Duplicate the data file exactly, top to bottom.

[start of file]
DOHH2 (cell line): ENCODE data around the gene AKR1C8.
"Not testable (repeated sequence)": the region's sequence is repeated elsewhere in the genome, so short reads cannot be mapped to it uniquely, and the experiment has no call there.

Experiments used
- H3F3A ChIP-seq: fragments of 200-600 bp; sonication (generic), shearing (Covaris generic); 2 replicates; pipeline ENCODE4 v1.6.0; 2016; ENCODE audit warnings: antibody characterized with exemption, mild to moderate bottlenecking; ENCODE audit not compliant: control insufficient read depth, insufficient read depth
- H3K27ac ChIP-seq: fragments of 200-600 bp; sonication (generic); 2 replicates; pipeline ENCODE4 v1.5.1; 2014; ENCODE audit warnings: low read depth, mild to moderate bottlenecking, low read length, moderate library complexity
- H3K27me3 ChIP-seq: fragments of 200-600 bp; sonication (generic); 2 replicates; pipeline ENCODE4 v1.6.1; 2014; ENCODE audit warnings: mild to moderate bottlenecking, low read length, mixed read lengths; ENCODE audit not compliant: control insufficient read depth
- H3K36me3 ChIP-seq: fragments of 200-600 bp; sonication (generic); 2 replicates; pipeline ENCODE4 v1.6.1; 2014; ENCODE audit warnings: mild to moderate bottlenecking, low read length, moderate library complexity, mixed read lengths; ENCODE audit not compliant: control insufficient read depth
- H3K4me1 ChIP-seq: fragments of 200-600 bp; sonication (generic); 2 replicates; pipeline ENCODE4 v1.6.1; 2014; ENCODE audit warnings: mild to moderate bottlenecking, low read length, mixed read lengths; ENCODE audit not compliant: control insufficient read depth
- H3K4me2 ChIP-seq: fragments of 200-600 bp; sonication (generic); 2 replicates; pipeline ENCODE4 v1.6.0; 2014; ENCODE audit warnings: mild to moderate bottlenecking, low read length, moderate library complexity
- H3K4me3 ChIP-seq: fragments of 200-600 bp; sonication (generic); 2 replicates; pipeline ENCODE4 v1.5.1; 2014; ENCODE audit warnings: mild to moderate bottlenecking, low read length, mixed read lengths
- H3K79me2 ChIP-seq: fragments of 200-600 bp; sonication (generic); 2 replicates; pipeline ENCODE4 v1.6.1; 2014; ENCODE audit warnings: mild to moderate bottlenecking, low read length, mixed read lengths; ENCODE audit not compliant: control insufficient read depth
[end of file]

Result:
DOHH2 (cell line): ENCODE data around the gene AKR1C8.
"Not testable (repeated sequence)": the region's sequence is repeated elsewhere in the genome, so short reads cannot be mapped to it uniquely, and the experiment has no call there.

Experiments used
- H3F3A ChIP-seq: fragments of 200-600 bp; sonication (generic), shearing (Covaris generic); 2 replicates; pipeline ENCODE4 v1.6.0; 2016; ENCODE audit warnings: antibody characterized with exemption, mild to moderate bottlenecking; ENCODE audit not compliant: control insufficient read depth, insufficient read depth
- H3K27ac ChIP-seq: fragments of 200-600 bp; sonication (generic); 2 replicates; pipeline ENCODE4 v1.5.1; 2014; ENCODE audit warnings: low read depth, mild to moderate bottlenecking, low read length, moderate library complexity
- H3K27me3 ChIP-seq: fragments of 200-600 bp; sonication (generic); 2 replicates; pipeline ENCODE4 v1.6.1; 2014; ENCODE audit warnings: mild to moderate bottlenecking, low read length, mixed read lengths; ENCODE audit not compliant: control insufficient read depth
- H3K36me3 ChIP-seq: fragments of 200-600 bp; sonication (generic); 2 replicates; pipeline ENCODE4 v1.6.1; 2014; ENCODE audit warnings: mild to moderate bottlenecking, low read length, moderate library complexity, mixed read lengths; ENCODE audit not compliant: control insufficient read depth
- H3K4me1 ChIP-seq: fragments of 200-600 bp; sonication (generic); 2 replicates; pipeline ENCODE4 v1.6.1; 2014; ENCODE audit warnings: mild to moderate bottlenecking, low read length, mixed read lengths; ENCODE audit not compliant: control insufficient read depth
- H3K4me2 ChIP-seq: fragments of 200-600 bp; sonication (generic); 2 replicates; pipeline ENCODE4 v1.6.0; 2014; ENCODE audit warnings: mild to moderate bottlenecking, low read length, moderate library complexity
- H3K4me3 ChIP-seq: fragments of 200-600 bp; sonication (generic); 2 replicates; pipeline ENCODE4 v1.5.1; 2014; ENCODE audit warnings: mild to moderate bottlenecking, low read length, mixed read lengths
- H3K79me2 ChIP-seq: fragments of 200-600 bp; sonication (generic); 2 replicates; pipeline ENCODE4 v1.6.1; 2014; ENCODE audit warnings: mild to moderate bottlenecking, low read length, mixed read lengths; ENCODE audit not compliant: control insufficient read depth